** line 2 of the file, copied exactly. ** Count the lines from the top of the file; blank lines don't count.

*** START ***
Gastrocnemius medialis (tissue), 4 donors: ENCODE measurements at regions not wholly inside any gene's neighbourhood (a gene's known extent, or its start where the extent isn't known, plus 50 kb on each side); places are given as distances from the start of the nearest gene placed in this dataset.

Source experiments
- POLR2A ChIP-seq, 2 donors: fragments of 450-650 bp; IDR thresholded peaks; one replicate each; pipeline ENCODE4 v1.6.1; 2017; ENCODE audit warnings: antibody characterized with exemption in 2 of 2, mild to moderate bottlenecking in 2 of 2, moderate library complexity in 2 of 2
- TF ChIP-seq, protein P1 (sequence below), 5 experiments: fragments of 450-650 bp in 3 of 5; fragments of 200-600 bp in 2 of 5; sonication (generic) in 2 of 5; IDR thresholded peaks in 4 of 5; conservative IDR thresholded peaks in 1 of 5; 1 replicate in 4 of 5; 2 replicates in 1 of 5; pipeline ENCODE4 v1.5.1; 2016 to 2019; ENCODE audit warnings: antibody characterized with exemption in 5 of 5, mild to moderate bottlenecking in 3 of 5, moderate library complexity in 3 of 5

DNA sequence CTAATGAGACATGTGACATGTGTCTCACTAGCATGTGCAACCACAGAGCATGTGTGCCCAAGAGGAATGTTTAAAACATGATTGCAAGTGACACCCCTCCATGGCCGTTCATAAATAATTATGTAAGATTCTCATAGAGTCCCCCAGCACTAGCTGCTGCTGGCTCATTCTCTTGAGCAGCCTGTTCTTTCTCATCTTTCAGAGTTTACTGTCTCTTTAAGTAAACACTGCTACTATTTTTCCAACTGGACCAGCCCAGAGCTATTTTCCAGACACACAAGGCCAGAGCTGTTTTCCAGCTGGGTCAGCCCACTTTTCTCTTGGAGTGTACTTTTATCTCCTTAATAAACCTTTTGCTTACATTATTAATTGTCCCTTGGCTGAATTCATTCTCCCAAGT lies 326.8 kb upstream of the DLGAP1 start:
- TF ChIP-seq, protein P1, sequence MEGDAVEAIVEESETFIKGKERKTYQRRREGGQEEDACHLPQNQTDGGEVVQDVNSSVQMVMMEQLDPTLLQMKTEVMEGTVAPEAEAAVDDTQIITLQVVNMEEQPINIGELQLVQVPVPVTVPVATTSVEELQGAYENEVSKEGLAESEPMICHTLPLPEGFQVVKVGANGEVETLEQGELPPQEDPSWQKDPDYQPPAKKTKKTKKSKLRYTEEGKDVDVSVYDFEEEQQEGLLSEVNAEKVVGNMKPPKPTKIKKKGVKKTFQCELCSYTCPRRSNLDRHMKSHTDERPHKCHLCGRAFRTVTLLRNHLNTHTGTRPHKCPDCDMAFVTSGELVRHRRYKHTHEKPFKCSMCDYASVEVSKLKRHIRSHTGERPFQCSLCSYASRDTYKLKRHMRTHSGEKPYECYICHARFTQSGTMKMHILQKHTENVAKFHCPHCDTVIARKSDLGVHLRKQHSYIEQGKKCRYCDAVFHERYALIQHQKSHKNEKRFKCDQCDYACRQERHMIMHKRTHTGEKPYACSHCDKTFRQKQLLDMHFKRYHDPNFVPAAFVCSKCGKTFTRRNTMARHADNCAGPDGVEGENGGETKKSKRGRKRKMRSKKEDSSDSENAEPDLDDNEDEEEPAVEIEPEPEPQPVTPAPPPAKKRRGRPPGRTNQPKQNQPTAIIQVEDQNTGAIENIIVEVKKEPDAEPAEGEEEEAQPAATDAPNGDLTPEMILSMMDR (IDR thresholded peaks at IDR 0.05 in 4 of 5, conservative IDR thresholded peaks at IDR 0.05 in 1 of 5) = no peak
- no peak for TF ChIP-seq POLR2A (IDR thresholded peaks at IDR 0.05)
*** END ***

Source experiments